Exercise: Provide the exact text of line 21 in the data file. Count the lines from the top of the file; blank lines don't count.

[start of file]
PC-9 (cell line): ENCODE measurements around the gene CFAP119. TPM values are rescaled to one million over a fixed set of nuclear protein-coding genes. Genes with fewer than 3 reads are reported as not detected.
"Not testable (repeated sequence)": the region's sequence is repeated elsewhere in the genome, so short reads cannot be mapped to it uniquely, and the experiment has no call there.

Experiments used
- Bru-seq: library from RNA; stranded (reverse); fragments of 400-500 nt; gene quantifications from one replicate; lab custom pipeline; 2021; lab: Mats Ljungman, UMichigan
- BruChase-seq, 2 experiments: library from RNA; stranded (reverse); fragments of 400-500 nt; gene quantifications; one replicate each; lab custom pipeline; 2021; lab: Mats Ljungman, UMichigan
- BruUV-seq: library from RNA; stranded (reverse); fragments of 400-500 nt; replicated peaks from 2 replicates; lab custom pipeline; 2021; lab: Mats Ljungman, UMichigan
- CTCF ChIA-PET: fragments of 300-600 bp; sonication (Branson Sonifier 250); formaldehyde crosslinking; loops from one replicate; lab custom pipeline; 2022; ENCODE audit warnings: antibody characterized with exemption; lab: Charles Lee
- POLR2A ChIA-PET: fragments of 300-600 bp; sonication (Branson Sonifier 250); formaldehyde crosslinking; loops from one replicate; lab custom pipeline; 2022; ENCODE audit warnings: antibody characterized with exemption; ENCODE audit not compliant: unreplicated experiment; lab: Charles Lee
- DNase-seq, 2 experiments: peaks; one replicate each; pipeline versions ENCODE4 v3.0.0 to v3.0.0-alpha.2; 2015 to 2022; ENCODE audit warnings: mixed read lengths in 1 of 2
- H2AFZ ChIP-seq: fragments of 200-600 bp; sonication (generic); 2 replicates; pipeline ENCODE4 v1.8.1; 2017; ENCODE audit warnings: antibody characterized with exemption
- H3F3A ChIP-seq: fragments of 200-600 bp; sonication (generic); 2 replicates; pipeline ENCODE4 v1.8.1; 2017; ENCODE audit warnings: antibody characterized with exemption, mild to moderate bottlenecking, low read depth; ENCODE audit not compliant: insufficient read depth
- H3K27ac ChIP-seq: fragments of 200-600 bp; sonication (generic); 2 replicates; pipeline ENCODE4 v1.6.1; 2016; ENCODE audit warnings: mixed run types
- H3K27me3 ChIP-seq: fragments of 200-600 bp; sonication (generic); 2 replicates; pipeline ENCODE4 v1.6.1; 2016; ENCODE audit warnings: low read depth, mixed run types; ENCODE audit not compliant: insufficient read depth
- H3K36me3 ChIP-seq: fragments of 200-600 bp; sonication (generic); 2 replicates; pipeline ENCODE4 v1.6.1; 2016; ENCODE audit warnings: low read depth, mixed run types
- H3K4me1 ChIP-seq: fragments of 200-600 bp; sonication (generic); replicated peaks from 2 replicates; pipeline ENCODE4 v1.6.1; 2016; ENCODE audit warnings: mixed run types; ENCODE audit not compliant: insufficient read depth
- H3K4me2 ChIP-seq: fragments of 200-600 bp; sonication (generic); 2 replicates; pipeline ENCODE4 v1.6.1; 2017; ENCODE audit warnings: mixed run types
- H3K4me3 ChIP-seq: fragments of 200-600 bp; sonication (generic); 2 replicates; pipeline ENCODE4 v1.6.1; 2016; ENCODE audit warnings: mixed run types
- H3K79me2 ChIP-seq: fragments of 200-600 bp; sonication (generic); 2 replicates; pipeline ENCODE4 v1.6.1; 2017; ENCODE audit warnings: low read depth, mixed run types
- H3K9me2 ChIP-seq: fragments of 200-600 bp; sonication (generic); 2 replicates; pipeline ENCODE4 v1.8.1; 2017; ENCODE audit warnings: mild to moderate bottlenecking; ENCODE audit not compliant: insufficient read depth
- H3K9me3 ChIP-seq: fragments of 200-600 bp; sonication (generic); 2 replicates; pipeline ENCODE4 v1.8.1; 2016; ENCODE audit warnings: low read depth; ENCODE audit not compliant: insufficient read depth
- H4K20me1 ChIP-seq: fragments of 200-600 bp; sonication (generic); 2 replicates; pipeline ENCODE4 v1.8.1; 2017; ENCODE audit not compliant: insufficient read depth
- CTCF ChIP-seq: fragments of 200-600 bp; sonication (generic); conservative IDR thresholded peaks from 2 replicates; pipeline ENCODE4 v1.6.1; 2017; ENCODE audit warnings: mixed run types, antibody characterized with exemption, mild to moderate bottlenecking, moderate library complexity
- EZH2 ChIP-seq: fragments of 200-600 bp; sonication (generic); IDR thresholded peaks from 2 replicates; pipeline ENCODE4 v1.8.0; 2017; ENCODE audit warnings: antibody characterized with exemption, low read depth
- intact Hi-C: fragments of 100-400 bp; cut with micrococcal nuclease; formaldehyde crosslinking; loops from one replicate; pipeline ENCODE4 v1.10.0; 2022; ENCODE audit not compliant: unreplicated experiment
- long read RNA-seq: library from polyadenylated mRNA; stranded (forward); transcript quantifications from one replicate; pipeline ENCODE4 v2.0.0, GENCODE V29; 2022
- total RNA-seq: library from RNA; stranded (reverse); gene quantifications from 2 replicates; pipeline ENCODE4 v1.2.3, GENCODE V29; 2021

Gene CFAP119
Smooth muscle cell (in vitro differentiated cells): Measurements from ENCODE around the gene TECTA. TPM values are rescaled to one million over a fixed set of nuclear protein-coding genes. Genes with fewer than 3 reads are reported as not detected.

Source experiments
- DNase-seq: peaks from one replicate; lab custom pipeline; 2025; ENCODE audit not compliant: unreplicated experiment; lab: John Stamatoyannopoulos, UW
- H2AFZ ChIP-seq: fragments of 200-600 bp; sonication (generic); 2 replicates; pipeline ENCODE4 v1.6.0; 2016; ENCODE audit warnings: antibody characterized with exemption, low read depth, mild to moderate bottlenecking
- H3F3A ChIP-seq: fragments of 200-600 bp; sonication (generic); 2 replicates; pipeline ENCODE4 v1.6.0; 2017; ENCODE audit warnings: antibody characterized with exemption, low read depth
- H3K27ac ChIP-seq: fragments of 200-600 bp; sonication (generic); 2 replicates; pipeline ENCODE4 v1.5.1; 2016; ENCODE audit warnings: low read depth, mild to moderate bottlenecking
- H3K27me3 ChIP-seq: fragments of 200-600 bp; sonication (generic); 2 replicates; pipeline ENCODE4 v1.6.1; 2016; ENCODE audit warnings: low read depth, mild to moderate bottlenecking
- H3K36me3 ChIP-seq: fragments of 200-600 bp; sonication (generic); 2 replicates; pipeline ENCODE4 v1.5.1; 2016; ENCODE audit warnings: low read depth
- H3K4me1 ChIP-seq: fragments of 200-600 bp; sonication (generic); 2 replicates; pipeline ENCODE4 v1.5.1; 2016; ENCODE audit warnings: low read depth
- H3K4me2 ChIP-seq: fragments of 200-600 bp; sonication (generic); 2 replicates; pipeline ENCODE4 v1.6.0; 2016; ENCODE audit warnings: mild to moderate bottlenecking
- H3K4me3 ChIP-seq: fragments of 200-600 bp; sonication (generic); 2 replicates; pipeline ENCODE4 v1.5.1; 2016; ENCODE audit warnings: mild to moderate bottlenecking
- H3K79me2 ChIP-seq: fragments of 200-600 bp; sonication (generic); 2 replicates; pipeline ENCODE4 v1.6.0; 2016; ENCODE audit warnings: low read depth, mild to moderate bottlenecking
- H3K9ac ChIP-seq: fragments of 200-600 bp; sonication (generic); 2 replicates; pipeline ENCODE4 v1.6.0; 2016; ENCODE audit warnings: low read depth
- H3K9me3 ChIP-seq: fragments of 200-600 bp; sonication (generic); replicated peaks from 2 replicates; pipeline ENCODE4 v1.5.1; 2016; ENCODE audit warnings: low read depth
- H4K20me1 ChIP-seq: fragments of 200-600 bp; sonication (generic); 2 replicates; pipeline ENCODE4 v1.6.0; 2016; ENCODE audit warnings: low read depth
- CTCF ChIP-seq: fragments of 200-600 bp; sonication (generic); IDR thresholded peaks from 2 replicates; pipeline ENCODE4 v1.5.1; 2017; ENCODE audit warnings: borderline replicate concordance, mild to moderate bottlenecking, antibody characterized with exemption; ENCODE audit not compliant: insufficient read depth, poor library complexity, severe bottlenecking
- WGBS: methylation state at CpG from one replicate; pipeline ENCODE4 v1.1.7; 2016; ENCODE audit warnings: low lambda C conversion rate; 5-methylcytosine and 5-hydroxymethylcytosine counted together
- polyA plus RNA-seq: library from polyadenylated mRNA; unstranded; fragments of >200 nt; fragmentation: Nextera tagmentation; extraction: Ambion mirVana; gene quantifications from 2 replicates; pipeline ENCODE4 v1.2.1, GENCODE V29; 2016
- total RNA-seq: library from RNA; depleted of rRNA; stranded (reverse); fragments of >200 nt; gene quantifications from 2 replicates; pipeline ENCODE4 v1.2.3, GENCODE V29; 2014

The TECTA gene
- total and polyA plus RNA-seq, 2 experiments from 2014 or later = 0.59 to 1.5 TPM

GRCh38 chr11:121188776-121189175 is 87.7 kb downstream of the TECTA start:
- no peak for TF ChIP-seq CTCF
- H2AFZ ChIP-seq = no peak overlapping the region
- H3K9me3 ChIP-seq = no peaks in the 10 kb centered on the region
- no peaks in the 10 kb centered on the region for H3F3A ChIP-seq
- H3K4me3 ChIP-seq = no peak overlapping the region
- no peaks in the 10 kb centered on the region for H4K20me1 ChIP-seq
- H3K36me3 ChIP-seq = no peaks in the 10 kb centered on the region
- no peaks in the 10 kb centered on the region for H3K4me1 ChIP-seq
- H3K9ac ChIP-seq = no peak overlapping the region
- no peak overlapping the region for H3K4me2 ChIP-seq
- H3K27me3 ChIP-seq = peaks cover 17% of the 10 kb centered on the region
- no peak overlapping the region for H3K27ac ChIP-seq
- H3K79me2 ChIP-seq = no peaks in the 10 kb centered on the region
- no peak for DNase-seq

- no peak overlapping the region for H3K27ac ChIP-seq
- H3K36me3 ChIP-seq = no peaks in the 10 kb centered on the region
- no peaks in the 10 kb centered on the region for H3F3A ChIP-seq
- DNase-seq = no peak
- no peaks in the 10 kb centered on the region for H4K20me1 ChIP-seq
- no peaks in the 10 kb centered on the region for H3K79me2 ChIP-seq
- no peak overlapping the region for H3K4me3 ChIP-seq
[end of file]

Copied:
- H4K20me1 ChIP-seq: fragments of 200-600 bp; sonication (generic); 2 replicates; pipeline ENCODE4 v1.8.1; 2017; ENCODE audit not compliant: insufficient read depth